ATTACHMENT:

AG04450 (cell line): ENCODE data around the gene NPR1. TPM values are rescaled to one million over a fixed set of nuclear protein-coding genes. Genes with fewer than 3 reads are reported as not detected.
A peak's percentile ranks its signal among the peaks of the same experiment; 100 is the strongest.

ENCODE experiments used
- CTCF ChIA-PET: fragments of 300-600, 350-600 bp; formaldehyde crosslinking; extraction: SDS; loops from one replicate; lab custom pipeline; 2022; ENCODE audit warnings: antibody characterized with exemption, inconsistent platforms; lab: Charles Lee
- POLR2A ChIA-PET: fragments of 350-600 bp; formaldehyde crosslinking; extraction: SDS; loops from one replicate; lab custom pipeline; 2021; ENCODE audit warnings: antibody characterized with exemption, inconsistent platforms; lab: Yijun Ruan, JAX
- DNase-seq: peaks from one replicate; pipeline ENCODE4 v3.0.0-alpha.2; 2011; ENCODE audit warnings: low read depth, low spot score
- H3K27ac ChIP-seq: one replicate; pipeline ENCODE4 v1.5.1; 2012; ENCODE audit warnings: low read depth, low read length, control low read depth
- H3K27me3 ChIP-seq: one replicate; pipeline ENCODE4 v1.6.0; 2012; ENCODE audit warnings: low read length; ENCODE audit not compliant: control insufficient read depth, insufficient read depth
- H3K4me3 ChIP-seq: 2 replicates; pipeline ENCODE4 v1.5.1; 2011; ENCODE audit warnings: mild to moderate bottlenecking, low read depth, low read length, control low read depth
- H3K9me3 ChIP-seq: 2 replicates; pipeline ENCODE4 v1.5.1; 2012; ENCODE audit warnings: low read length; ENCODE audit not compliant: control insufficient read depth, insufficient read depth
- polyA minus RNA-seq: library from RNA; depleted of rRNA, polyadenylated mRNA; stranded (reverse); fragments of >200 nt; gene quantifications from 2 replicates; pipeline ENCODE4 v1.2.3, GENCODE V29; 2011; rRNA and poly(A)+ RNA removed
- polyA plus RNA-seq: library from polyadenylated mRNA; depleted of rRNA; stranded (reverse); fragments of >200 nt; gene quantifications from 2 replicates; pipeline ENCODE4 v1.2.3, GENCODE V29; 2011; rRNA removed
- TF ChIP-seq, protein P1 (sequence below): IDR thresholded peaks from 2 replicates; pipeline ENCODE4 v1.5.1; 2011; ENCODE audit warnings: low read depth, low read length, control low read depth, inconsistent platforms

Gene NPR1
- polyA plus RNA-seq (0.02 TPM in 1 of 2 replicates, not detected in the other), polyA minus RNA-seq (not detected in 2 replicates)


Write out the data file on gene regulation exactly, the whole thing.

AG04450 (cell line): ENCODE data around the gene NPR1. TPM values are rescaled to one million over a fixed set of nuclear protein-coding genes. Genes with fewer than 3 reads are reported as not detected.
A peak's percentile ranks its signal among the peaks of the same experiment; 100 is the strongest.

ENCODE experiments used
- CTCF ChIA-PET: fragments of 300-600, 350-600 bp; formaldehyde crosslinking; extraction: SDS; loops from one replicate; lab custom pipeline; 2022; ENCODE audit warnings: antibody characterized with exemption, inconsistent platforms; lab: Charles Lee
- POLR2A ChIA-PET: fragments of 350-600 bp; formaldehyde crosslinking; extraction: SDS; loops from one replicate; lab custom pipeline; 2021; ENCODE audit warnings: antibody characterized with exemption, inconsistent platforms; lab: Yijun Ruan, JAX
- DNase-seq: peaks from one replicate; pipeline ENCODE4 v3.0.0-alpha.2; 2011; ENCODE audit warnings: low read depth, low spot score
- H3K27ac ChIP-seq: one replicate; pipeline ENCODE4 v1.5.1; 2012; ENCODE audit warnings: low read depth, low read length, control low read depth
- H3K27me3 ChIP-seq: one replicate; pipeline ENCODE4 v1.6.0; 2012; ENCODE audit warnings: low read length; ENCODE audit not compliant: control insufficient read depth, insufficient read depth
- H3K4me3 ChIP-seq: 2 replicates; pipeline ENCODE4 v1.5.1; 2011; ENCODE audit warnings: mild to moderate bottlenecking, low read depth, low read length, control low read depth
- H3K9me3 ChIP-seq: 2 replicates; pipeline ENCODE4 v1.5.1; 2012; ENCODE audit warnings: low read length; ENCODE audit not compliant: control insufficient read depth, insufficient read depth
- polyA minus RNA-seq: library from RNA; depleted of rRNA, polyadenylated mRNA; stranded (reverse); fragments of >200 nt; gene quantifications from 2 replicates; pipeline ENCODE4 v1.2.3, GENCODE V29; 2011; rRNA and poly(A)+ RNA removed
- polyA plus RNA-seq: library from polyadenylated mRNA; depleted of rRNA; stranded (reverse); fragments of >200 nt; gene quantifications from 2 replicates; pipeline ENCODE4 v1.2.3, GENCODE V29; 2011; rRNA removed
- TF ChIP-seq, protein P1 (sequence below): IDR thresholded peaks from 2 replicates; pipeline ENCODE4 v1.5.1; 2011; ENCODE audit warnings: low read depth, low read length, control low read depth, inconsistent platforms

Gene NPR1
- polyA plus RNA-seq (0.02 TPM in 1 of 2 replicates, not detected in the other), polyA minus RNA-seq (not detected in 2 replicates)